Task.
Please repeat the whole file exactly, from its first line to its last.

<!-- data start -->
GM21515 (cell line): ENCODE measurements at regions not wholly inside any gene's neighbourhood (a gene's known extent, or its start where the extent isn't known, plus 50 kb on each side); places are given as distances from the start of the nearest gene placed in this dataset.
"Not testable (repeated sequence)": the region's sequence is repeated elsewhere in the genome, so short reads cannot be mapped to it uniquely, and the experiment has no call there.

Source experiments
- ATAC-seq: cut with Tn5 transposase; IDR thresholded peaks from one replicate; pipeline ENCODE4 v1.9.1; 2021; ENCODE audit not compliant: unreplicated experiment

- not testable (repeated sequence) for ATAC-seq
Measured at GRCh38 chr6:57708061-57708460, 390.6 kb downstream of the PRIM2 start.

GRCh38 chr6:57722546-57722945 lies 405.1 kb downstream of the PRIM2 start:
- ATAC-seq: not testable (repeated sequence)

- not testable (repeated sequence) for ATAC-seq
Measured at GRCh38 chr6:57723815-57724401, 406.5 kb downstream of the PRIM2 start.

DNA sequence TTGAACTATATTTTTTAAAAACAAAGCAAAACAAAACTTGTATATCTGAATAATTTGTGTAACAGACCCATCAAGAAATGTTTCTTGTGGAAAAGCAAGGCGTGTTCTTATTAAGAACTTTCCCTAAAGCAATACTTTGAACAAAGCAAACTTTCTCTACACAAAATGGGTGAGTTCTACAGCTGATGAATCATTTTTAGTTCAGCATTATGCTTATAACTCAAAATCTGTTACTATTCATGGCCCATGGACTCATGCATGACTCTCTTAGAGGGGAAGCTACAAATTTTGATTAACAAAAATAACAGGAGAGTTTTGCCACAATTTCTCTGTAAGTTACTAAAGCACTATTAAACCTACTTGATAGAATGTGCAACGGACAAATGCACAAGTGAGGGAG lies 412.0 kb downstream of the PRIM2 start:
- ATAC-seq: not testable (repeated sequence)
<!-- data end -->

GM21515 (cell line): ENCODE measurements at regions not wholly inside any gene's neighbourhood (a gene's known extent, or its start where the extent isn't known, plus 50 kb on each side); places are given as distances from the start of the nearest gene placed in this dataset.
"Not testable (repeated sequence)": the region's sequence is repeated elsewhere in the genome, so short reads cannot be mapped to it uniquely, and the experiment has no call there.

Source experiments
- ATAC-seq: cut with Tn5 transposase; IDR thresholded peaks from one replicate; pipeline ENCODE4 v1.9.1; 2021; ENCODE audit not compliant: unreplicated experiment

- not testable (repeated sequence) for ATAC-seq
Measured at GRCh38 chr6:57708061-57708460, 390.6 kb downstream of the PRIM2 start.

GRCh38 chr6:57722546-57722945 lies 405.1 kb downstream of the PRIM2 start:
- ATAC-seq: not testable (repeated sequence)

- not testable (repeated sequence) for ATAC-seq
Measured at GRCh38 chr6:57723815-57724401, 406.5 kb downstream of the PRIM2 start.

DNA sequence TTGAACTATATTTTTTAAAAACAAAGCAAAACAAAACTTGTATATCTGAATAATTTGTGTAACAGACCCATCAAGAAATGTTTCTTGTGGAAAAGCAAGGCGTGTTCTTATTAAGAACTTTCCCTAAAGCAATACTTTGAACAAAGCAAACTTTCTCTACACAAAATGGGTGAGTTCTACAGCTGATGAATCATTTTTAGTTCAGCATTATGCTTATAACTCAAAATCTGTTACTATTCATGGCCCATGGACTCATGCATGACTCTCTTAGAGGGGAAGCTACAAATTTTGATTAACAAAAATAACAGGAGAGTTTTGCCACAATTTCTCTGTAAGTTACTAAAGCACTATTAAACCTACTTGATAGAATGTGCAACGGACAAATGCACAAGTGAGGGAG lies 412.0 kb downstream of the PRIM2 start:
- ATAC-seq: not testable (repeated sequence)